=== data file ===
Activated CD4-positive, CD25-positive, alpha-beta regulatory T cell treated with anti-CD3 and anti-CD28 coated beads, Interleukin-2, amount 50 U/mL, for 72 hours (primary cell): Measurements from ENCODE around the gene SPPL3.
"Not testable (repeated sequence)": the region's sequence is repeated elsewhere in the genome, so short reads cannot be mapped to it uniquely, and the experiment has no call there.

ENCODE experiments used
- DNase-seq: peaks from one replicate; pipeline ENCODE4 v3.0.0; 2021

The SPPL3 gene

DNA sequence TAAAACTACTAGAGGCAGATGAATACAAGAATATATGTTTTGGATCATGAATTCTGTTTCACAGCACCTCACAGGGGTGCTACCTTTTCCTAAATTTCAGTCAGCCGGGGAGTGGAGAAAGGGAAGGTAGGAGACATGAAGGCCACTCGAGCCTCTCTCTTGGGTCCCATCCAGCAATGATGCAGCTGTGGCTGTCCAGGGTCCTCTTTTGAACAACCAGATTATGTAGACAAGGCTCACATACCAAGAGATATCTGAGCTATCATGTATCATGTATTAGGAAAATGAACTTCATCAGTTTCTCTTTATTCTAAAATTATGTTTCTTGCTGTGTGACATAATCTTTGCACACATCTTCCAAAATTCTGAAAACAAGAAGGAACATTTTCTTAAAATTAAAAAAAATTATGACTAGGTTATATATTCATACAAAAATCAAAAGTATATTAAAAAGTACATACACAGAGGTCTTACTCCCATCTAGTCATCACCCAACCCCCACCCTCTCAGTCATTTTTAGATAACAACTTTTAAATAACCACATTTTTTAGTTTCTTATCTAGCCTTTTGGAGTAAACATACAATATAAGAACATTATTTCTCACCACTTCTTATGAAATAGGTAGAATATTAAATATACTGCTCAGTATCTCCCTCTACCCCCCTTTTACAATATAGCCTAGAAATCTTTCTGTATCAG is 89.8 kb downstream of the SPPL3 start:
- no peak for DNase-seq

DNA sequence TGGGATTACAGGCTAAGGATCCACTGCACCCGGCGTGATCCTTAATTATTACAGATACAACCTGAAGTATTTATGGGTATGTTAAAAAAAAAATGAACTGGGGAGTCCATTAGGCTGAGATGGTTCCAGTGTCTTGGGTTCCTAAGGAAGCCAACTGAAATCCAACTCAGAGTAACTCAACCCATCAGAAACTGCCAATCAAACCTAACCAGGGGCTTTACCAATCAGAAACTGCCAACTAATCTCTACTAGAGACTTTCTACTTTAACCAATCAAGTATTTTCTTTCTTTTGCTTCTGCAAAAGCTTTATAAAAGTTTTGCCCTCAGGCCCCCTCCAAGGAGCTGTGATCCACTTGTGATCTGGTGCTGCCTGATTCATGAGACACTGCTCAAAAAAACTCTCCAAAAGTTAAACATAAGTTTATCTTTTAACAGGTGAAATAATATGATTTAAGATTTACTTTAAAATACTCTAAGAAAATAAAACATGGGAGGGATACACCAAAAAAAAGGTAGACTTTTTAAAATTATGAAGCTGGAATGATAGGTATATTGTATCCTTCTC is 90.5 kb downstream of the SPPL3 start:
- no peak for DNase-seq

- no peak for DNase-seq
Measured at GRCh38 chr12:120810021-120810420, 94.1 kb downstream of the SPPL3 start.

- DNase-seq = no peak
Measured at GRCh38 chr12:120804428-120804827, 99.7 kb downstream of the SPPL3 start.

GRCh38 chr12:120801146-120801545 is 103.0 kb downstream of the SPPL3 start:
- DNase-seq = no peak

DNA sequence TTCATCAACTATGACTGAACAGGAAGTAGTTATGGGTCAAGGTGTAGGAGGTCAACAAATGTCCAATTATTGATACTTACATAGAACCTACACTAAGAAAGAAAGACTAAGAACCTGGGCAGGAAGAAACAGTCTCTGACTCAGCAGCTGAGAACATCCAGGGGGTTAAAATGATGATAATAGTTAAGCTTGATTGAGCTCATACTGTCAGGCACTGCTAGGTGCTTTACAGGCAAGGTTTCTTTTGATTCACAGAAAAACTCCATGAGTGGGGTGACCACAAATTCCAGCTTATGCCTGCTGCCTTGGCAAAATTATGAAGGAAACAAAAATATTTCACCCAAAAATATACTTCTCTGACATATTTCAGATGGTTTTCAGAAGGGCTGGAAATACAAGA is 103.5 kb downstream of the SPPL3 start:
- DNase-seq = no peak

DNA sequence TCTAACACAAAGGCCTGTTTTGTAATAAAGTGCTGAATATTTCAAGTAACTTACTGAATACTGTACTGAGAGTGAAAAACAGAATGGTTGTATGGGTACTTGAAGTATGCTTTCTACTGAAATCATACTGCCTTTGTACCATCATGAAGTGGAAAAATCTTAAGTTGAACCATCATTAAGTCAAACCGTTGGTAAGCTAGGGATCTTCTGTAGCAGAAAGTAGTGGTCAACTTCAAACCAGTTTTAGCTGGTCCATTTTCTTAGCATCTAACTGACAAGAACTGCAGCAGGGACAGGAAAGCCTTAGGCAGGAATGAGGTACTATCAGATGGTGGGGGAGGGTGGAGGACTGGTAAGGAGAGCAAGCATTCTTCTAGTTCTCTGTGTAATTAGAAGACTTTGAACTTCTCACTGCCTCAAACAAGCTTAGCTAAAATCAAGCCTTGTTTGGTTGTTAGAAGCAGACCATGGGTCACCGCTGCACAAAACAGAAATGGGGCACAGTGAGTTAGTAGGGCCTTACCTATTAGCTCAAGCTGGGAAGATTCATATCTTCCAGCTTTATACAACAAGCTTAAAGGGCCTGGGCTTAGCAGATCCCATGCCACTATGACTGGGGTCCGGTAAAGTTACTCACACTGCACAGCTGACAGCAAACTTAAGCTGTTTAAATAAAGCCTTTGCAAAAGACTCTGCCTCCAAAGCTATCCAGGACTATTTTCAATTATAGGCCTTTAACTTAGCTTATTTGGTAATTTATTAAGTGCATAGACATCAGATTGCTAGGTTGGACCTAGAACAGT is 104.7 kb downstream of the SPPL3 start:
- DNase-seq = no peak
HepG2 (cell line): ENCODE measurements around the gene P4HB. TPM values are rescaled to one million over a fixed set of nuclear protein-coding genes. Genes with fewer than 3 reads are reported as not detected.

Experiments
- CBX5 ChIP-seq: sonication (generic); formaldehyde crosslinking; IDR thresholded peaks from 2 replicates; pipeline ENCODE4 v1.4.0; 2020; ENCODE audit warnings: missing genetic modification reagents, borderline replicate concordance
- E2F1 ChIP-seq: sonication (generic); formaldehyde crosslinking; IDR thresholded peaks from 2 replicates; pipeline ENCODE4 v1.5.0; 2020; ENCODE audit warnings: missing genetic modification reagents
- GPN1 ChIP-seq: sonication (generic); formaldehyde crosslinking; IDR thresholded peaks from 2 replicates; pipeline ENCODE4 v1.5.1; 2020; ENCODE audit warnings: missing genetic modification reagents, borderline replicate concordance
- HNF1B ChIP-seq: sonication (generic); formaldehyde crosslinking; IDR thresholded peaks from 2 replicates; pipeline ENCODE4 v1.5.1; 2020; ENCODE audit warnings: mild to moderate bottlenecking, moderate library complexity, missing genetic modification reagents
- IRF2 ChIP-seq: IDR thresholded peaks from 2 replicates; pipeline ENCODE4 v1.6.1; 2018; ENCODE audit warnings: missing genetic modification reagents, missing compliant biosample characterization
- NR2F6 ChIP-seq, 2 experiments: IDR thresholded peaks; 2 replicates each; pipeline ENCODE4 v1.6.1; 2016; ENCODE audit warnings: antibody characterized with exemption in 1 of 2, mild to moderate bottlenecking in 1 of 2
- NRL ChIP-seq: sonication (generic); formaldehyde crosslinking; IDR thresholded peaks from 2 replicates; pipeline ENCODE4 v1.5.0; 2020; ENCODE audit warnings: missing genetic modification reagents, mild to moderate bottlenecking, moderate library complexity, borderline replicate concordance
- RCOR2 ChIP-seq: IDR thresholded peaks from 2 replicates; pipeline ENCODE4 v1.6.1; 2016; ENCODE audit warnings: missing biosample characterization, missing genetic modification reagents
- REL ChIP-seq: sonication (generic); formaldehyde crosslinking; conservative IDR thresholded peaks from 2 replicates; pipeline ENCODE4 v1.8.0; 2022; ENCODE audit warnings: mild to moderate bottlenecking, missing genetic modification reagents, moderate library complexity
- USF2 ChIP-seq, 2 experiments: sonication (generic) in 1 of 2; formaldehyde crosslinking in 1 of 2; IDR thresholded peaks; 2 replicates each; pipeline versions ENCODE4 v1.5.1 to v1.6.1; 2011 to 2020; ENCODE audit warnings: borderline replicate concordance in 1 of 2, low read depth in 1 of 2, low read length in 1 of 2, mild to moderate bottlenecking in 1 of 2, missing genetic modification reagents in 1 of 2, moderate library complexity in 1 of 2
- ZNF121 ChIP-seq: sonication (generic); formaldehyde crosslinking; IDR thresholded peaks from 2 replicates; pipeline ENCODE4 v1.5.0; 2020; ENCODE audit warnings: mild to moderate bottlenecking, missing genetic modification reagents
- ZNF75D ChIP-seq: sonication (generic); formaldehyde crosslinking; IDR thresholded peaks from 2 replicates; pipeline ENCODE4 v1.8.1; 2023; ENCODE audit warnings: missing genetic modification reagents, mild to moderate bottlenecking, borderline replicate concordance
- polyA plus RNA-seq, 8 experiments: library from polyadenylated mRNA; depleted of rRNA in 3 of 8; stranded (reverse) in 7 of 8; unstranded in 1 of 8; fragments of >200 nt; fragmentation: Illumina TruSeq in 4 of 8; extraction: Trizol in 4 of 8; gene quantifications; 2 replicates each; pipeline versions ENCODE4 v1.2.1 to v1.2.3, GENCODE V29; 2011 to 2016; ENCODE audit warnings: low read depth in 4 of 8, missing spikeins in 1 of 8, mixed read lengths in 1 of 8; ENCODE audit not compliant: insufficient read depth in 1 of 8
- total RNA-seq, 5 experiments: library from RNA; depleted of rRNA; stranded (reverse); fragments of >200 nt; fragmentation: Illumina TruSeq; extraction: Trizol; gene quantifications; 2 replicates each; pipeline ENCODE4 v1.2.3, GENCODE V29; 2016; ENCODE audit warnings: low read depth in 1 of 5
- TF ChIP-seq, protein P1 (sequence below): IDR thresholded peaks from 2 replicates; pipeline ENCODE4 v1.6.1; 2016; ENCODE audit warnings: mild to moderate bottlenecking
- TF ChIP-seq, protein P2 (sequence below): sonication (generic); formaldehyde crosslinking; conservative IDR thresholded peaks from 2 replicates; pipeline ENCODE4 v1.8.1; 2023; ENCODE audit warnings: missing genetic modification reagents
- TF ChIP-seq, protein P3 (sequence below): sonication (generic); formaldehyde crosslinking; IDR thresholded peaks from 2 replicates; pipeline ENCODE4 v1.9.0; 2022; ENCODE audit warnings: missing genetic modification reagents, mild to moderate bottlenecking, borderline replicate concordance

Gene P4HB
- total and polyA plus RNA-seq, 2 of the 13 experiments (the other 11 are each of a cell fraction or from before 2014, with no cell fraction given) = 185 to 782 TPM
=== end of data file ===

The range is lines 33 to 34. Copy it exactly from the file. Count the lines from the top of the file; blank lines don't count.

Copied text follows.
- ZNF75D ChIP-seq: sonication (generic); formaldehyde crosslinking; IDR thresholded peaks from 2 replicates; pipeline ENCODE4 v1.8.1; 2023; ENCODE audit warnings: missing genetic modification reagents, mild to moderate bottlenecking, borderline replicate concordance
- polyA plus RNA-seq, 8 experiments: library from polyadenylated mRNA; depleted of rRNA in 3 of 8; stranded (reverse) in 7 of 8; unstranded in 1 of 8; fragments of >200 nt; fragmentation: Illumina TruSeq in 4 of 8; extraction: Trizol in 4 of 8; gene quantifications; 2 replicates each; pipeline versions ENCODE4 v1.2.1 to v1.2.3, GENCODE V29; 2011 to 2016; ENCODE audit warnings: low read depth in 4 of 8, missing spikeins in 1 of 8, mixed read lengths in 1 of 8; ENCODE audit not compliant: insufficient read depth in 1 of 8